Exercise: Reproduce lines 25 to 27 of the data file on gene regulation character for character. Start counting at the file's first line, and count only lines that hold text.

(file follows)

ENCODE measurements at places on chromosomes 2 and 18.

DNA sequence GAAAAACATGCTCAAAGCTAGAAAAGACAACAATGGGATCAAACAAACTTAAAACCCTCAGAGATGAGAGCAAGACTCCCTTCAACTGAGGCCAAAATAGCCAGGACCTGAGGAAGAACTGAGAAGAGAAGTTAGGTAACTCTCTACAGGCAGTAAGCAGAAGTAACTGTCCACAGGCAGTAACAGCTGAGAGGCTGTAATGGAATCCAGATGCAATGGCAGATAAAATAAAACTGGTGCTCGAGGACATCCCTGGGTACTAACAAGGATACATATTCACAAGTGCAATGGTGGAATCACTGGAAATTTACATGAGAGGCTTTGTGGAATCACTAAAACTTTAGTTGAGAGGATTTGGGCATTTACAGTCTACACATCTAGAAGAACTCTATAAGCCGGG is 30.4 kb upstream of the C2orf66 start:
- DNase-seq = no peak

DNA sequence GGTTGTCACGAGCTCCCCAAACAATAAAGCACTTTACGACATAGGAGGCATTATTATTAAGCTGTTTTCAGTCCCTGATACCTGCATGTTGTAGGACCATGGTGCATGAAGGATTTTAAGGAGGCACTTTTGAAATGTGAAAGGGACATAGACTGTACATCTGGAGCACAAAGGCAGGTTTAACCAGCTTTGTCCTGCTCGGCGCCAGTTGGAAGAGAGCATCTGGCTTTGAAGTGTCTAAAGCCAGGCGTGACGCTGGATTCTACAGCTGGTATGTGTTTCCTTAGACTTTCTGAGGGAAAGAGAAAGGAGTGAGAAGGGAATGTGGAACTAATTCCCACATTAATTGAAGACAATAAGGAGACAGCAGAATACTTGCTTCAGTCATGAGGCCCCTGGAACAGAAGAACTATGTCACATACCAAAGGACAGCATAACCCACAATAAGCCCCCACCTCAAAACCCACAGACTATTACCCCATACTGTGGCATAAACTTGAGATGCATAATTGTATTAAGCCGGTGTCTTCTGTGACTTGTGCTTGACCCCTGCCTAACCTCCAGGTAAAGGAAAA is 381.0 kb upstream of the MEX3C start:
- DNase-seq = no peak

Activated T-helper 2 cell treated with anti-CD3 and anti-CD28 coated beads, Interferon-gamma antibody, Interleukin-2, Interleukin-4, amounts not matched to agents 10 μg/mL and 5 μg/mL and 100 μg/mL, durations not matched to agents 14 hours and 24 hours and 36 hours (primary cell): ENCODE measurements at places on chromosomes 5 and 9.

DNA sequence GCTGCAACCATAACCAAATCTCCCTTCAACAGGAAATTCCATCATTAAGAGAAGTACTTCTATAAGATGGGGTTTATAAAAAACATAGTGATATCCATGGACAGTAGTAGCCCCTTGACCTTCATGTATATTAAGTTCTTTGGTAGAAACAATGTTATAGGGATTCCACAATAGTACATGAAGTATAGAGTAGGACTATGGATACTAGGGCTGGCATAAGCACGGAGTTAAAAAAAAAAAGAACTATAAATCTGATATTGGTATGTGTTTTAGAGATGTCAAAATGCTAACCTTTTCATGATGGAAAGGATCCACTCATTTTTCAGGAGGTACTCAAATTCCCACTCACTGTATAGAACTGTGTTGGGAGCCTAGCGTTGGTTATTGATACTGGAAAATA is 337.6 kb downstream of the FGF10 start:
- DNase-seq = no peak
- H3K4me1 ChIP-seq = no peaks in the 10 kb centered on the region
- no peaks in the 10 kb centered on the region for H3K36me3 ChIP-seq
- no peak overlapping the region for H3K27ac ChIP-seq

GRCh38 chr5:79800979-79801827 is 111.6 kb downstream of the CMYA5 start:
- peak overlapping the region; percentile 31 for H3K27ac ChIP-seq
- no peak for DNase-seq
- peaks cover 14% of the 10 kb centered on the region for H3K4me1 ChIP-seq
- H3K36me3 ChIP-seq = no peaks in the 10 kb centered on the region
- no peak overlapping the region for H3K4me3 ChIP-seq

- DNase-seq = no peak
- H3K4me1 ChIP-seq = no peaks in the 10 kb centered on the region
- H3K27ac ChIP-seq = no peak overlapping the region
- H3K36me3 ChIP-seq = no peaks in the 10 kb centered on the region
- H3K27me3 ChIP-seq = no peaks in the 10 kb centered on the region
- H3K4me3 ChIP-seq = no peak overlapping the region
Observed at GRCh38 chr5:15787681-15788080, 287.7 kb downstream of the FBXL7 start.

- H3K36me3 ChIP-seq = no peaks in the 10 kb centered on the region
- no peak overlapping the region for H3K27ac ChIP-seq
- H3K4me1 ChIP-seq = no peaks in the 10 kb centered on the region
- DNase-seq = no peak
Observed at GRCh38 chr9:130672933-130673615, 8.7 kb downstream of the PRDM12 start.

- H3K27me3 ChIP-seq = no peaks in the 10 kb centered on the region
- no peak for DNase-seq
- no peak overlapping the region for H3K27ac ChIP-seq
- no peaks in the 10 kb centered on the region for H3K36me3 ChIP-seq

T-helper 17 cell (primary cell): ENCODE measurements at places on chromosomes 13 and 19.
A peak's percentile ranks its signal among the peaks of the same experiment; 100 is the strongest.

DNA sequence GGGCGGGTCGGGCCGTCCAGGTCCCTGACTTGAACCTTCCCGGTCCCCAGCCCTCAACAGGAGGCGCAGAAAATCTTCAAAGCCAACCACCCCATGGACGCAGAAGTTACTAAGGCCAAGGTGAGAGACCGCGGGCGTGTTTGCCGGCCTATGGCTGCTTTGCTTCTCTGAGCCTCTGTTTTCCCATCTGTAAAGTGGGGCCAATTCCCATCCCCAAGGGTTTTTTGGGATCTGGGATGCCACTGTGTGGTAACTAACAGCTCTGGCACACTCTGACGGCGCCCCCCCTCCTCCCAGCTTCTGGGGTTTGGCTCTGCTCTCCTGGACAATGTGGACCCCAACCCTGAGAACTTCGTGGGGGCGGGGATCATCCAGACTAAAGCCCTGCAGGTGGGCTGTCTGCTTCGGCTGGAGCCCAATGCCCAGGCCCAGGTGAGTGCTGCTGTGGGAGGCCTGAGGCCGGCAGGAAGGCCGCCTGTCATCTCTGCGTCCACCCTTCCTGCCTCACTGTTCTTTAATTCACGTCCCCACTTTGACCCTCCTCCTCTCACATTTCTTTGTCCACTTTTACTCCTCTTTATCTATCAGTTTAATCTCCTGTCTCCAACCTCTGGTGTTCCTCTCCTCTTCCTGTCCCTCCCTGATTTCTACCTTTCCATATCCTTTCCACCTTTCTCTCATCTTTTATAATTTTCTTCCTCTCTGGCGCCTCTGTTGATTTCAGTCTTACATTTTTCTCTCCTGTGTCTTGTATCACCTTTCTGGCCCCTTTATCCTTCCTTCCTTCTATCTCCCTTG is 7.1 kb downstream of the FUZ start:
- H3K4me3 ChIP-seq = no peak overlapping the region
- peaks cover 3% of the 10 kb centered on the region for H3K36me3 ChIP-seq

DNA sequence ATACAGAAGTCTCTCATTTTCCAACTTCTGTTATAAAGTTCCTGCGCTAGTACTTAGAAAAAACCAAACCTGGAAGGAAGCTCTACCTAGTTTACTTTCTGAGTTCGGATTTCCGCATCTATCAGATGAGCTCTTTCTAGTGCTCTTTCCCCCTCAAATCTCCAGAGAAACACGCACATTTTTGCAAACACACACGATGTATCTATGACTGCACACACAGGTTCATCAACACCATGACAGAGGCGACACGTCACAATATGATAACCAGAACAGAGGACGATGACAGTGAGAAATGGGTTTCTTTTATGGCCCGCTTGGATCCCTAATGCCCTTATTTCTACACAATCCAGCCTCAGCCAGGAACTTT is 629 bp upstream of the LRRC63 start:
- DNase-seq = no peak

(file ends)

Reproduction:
- H3K36me3 ChIP-seq = no peaks in the 10 kb centered on the region
- no peak overlapping the region for H3K27ac ChIP-seq
- H3K4me1 ChIP-seq = no peaks in the 10 kb centered on the region